Short Stories

Nightmare of a Softboy Chapter 3

So I flipped the dial.  I did it. I am, or was, at that moment completely overtaken by a fever of lethargy.  It had crept between the discs in my spine for days, or months, or weeks, or years, or months, and I had, at this moment, surrendered my action to it.  Hindsight is, obviously, sufficient to make any historian a genius. You in your comfort, or myself in my narrow-minded approach to my own identity, which existed before me and only then, can easily chastise this decision.  But the fever. Values are luxuries. Without material well being, I cannot even retain enough consistent consciousness to formulate meaningful conclusions from my surroundings. And so, in the undetermined and unimportant length of time preceding my decision, I was broken down into something which was not me or otherness or really anything.  If there was no one around and my mind was relegated to ponder why it was so hot and heavy, then there would honestly be nothing left.

I can recall a day where it was particularly bad.  Though clear comparisons between this instance and the one which ultimately led me to turn on 102.9 are impossible due to the incredible abundance of factors which contributed to their tangible assets, I imagine that it was generally less severe simply because it did not lead to an apocalyptic action.  Additionally, analysing every piece of the scenario which facilitated my dial-turning would be too difficult, at least now, because it has been fantastically muddled within my memory, and would subsequently be even more muddled in my articulation.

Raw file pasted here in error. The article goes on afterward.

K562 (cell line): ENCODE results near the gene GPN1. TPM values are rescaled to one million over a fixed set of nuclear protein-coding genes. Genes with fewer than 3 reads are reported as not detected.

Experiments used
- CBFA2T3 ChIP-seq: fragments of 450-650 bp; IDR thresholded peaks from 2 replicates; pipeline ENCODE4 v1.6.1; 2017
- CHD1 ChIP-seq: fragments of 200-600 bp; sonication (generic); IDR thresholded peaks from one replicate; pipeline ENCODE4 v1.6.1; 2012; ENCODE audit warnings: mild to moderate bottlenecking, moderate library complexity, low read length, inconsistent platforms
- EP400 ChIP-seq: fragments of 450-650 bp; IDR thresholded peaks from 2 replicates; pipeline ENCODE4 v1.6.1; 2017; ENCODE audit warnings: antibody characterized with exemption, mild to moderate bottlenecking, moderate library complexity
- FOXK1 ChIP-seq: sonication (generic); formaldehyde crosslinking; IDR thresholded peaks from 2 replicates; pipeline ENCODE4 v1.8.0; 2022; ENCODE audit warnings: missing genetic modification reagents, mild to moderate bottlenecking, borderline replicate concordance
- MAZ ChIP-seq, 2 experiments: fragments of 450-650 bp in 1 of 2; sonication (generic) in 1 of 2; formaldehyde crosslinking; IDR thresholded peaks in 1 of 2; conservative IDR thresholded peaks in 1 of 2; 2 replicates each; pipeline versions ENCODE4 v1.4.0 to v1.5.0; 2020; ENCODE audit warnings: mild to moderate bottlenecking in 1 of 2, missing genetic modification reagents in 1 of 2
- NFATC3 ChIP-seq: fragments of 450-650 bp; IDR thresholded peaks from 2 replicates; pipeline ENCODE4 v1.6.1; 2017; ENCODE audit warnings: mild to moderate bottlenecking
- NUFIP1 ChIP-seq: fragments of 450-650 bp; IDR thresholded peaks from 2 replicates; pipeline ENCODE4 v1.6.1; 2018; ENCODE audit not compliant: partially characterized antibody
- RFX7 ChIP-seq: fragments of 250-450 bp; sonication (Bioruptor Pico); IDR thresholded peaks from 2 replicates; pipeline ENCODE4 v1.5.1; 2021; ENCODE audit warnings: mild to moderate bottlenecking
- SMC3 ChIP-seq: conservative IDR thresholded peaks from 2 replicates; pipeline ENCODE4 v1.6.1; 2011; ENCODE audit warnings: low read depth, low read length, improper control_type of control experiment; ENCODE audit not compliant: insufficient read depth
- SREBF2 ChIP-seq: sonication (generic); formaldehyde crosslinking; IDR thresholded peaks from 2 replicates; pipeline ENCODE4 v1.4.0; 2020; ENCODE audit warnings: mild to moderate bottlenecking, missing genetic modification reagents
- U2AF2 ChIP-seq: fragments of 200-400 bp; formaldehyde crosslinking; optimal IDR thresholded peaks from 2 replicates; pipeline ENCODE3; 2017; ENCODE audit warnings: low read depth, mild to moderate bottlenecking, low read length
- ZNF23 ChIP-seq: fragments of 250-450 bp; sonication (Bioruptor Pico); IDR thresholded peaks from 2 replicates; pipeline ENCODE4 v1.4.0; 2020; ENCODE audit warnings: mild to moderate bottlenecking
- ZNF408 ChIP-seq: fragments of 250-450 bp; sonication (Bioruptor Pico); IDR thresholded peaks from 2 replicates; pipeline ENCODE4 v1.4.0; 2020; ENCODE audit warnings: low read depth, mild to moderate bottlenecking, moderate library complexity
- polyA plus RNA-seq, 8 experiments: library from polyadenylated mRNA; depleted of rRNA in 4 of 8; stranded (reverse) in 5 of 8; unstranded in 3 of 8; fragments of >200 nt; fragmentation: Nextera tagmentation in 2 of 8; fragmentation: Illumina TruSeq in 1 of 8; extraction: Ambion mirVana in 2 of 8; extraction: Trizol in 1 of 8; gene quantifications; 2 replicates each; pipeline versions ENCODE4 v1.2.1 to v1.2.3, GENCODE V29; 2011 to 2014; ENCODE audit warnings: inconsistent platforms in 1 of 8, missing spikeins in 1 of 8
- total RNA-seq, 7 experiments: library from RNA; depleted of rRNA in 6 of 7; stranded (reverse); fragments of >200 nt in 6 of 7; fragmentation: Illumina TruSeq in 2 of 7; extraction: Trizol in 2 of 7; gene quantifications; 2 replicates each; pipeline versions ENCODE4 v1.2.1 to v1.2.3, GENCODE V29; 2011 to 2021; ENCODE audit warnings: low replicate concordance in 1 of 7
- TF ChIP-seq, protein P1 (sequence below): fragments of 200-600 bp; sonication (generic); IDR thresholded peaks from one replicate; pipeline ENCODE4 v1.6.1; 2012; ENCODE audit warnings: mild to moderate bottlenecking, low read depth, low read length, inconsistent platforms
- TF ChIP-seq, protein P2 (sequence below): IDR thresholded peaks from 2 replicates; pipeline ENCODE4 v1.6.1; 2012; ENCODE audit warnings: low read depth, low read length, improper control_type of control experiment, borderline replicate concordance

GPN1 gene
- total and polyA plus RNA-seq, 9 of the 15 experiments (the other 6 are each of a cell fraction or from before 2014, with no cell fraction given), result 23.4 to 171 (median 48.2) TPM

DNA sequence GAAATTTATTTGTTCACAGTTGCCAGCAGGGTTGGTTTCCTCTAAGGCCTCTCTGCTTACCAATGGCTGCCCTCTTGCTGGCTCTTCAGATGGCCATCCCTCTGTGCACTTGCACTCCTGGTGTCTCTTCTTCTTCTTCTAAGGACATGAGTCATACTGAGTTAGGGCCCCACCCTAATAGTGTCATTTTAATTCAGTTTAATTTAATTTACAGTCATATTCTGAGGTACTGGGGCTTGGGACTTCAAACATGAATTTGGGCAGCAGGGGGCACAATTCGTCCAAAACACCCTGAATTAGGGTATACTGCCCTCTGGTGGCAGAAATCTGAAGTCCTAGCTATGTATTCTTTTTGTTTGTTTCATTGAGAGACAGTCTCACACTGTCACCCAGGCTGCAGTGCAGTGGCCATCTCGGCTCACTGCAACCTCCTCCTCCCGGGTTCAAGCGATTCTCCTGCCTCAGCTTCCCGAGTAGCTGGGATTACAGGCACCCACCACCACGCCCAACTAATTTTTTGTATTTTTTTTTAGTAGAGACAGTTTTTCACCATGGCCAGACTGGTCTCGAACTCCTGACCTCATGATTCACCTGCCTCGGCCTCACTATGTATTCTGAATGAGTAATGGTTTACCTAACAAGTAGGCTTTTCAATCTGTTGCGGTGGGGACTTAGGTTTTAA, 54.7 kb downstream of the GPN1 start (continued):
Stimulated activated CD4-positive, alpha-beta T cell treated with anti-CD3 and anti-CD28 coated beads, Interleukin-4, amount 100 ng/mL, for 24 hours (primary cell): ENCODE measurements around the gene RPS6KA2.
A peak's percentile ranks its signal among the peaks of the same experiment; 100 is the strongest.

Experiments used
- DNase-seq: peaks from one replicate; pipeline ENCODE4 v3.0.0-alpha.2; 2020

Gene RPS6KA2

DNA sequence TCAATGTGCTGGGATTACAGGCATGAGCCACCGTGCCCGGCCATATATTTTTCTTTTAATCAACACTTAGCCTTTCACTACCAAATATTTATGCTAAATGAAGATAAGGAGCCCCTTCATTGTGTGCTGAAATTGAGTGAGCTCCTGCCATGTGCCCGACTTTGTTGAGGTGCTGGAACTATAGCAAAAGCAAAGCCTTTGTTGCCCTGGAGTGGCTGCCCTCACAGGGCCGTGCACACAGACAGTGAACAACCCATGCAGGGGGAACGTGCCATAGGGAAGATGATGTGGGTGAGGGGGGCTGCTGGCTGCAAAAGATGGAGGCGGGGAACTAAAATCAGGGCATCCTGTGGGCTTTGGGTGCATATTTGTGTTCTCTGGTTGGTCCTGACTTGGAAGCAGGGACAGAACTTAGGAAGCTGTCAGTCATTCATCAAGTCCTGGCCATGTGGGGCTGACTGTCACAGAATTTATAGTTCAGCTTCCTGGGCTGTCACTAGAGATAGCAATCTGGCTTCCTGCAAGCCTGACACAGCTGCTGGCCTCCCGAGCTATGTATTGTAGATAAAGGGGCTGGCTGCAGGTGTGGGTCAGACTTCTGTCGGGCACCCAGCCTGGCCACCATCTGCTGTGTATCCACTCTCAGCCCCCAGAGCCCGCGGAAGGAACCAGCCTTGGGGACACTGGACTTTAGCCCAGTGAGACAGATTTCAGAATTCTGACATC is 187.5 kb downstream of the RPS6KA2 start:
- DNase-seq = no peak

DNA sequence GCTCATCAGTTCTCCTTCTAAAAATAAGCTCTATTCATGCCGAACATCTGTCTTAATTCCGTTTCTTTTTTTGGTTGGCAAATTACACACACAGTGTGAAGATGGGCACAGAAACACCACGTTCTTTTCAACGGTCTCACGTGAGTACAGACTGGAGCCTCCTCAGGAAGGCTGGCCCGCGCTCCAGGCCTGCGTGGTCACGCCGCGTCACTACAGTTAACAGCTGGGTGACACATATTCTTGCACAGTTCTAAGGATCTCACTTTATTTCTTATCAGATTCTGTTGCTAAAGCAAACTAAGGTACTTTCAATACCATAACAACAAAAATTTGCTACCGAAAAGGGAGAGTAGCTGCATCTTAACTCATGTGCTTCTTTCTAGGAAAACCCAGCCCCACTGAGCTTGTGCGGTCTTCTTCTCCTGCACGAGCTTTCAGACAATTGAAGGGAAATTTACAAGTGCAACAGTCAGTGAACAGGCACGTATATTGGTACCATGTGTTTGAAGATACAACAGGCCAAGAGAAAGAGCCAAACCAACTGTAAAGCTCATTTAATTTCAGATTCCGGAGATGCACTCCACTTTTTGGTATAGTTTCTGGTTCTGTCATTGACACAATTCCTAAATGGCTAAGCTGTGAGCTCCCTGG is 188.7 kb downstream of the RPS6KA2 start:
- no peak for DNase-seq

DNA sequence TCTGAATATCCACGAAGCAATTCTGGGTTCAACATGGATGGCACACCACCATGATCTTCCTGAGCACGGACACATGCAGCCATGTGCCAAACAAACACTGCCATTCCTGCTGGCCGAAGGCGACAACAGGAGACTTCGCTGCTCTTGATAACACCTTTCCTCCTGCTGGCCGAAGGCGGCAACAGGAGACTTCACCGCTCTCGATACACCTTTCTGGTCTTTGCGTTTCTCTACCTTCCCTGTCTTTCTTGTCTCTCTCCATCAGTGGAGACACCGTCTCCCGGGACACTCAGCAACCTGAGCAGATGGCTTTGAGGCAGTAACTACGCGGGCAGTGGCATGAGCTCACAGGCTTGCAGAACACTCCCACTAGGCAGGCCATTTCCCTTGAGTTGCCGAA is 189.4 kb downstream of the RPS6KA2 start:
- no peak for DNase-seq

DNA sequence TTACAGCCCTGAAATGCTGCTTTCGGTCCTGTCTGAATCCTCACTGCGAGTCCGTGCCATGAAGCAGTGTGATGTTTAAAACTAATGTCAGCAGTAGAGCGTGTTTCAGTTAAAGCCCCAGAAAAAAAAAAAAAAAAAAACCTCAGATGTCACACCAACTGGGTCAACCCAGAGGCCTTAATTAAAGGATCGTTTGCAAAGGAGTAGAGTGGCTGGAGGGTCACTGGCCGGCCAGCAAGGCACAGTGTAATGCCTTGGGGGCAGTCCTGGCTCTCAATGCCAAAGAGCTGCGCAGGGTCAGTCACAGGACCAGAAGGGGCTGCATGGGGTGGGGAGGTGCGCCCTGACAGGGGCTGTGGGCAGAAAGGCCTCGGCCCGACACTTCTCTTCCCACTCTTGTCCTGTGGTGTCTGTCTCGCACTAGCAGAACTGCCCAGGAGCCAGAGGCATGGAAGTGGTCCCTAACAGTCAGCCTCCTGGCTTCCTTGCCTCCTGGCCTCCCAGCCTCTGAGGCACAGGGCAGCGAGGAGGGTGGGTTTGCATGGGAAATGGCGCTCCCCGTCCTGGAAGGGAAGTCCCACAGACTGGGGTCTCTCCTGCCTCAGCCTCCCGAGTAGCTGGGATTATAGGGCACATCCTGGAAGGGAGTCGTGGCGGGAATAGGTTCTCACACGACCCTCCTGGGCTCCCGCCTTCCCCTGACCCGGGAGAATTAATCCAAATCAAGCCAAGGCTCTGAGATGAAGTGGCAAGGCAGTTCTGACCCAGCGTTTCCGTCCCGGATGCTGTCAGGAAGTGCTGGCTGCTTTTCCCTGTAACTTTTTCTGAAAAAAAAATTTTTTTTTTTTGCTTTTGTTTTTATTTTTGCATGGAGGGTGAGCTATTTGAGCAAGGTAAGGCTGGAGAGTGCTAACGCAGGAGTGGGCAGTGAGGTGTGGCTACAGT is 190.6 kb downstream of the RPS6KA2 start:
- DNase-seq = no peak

One morning, at around 2:30 PM, I was laying on my couch.  My eyes sloppily traced the ceiling. I was dressed but not particularly; I had to anticipate any lazy stomach pains.  But then, out of nowhere, or perhaps maturing slowly, or perhaps as a result of some forgotten force, my head began knockings into itself.  The stinking mass of nerves and tissue sleeping in my noggin began to boil, belching and excreting against the back of my eyes. It was a monolith: absolutely inescapable and coupling into every piece which could call itself me.  And so I laid there. What else could be done? I let it throb until it subsided or maybe it didn’t and it only happened to get even worse later. Operationally, the results were the same.

It was therefore in a desperate ploy for relief that I changed to 102.9. I had become obsessed with whatever state of flux could relax the aching pieces rattling within me. And in this flux I began to listen.  And in this flux I began to tap my foot.

– Cliff Jenkins